Constitutional Litigator, Sheldon Gilbert, Esq., to visit ESU as Keynote Speaker for Constitution Day Activities
The American Democracy Project at East Stroudsburg University of Pennsylvania is sponsoring its annual Constitution Day event on campus with featured keynote speaker Sheldon Gilbert, Esq., a longtime constitutional litigator, on Thursday, September 19, 2019 at 2 p.m. in Beers Lecture Hall on ESU’s front circle of campus. The presentation is open to the public at no cost.
Gilbert has represented clients in nearly a hundred cases at the U.S. Supreme Court and has extensive experience in constitutional law and administrative law. He has been involved in some of the most significant Supreme Court cases of the last decade in these areas, such as National Labor Relations Board v. Noel Canning, and Utility Air Regulatory Group, et. al. v. Environmental Protection Agency.
Previously, Gilbert was the director of the Institute for Justice’s Center for Judicial Engagement (CJE), where he educated the public about the role of the courts and the Constitution, and was also vice president of the National Constitution Center in Philadelphia.
As a litigator with the U.S. Chamber Litigation Center, he represented the U.S. Chamber in over 400 cases in federal and state courts addressing a wide range of legal issues, from free speech to property rights. He has also taught as a professorial lecturer at The George Washington University Law School. He is admitted to practice in the District of Columbia, and before the U.S. Supreme Court, U.S. Court of Appeals for the D.C. Circuit, U.S. Court of Appeals for the Second Circuit, and the U.S. Department of Veterans Affairs.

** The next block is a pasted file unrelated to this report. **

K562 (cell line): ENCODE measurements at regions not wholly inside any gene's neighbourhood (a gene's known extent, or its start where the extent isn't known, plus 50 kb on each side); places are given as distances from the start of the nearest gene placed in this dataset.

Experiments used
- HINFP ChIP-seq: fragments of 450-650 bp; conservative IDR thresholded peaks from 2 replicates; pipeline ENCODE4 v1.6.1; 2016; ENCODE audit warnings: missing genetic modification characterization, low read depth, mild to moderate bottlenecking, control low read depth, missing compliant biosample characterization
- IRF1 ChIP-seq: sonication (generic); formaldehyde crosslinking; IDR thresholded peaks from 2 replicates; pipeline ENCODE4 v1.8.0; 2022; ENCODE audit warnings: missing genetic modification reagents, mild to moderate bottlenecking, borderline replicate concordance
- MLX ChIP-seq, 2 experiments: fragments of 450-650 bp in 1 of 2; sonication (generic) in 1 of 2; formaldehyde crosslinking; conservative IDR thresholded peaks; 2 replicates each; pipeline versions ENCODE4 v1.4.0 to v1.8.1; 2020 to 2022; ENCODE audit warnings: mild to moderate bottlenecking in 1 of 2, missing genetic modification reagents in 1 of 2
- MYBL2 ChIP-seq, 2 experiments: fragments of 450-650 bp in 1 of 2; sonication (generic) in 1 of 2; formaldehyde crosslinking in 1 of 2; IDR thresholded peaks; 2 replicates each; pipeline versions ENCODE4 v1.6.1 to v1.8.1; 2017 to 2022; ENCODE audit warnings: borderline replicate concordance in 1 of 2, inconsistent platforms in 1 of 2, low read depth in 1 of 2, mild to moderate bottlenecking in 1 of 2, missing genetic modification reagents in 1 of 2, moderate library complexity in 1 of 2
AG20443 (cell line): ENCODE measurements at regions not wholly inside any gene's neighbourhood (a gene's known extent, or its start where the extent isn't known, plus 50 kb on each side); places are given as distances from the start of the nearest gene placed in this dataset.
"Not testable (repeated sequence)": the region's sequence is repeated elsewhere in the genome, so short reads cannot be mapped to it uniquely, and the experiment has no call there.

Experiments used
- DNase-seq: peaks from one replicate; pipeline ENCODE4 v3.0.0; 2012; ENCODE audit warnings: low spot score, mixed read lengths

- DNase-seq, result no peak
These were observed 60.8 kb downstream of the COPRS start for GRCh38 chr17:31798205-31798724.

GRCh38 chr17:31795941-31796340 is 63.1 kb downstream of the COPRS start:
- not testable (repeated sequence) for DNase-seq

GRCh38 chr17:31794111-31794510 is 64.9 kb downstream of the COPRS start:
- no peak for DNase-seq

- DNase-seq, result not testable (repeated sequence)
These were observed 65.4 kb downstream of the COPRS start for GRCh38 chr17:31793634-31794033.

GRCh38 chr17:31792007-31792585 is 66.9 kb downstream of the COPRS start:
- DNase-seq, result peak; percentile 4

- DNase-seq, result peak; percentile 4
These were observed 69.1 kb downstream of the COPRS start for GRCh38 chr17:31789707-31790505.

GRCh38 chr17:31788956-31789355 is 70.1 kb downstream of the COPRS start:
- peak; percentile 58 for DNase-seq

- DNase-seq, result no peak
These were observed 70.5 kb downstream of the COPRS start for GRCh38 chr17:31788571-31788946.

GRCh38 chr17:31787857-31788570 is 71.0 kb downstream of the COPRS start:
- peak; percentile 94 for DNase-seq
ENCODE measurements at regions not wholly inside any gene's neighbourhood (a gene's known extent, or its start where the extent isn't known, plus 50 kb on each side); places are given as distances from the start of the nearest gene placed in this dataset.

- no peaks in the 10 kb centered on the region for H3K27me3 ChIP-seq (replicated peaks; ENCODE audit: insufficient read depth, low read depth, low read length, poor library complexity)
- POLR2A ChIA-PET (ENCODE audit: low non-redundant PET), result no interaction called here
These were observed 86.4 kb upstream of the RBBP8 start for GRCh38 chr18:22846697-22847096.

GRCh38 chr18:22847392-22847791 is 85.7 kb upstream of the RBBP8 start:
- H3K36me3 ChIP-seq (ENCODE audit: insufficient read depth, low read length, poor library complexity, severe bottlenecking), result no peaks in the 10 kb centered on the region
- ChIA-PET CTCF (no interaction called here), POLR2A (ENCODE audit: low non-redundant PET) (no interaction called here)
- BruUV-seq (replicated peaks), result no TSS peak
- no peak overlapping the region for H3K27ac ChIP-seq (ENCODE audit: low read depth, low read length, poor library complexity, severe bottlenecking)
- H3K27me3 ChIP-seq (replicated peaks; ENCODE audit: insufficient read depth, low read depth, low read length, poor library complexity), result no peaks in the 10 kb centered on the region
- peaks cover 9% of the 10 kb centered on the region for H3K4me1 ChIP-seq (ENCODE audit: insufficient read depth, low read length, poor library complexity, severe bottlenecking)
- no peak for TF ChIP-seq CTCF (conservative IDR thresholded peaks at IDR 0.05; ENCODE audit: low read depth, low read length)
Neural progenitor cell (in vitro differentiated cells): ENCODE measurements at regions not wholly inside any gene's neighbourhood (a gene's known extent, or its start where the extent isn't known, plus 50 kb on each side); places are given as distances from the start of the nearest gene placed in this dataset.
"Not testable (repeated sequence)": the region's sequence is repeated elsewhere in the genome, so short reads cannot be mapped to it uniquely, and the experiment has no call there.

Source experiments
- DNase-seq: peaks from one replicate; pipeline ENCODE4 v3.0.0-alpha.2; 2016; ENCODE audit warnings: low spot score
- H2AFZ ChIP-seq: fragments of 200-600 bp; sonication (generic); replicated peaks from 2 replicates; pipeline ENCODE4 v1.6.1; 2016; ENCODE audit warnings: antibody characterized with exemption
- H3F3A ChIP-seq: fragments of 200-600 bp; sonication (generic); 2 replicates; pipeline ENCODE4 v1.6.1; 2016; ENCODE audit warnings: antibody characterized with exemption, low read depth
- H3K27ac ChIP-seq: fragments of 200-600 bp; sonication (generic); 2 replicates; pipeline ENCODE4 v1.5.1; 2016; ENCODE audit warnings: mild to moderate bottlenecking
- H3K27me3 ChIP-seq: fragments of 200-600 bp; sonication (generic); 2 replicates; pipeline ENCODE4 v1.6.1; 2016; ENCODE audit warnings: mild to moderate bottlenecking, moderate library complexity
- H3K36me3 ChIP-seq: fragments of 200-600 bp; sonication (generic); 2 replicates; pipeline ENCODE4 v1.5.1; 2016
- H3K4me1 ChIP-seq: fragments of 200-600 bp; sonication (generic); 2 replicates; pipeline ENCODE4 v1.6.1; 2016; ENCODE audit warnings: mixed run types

A native of the Mountain West states of Idaho and Brazil, he also lived two years in Rio de Janeiro, Brazil. He graduated with honors from The George Washington University Law School, where he co-founded the national Religious Freedom Moot Court, and received his undergraduate degree in history from the University of Utah.
Gilbert lives in the Philadelphia area with his wife and four children. In his free time, he is an avid reader, artist, genealogical researcher, and pro bono litigator for military veterans, widows, and others.
According to the National Archives (archives.gov), Constitution Day was established to “commemorate the signing of the U.S. Constitution in Philadelphia on September 17, 1787.” Adam McGlynn, Ph.D., associate professor of political science; Christopher Brooks, Dr. phil., professor of history; and Michelle Donlin, assistant professor, library; are co-directors for this year’s American Democracy Project Constitution Day event. For more information contact Dr. McGlynn at 570-422-3271 or firstname.lastname@example.org; Dr. Brooks at 570-422-3913 or email@example.com; or Professor Donlin at 570-422-3150 or firstname.lastname@example.org.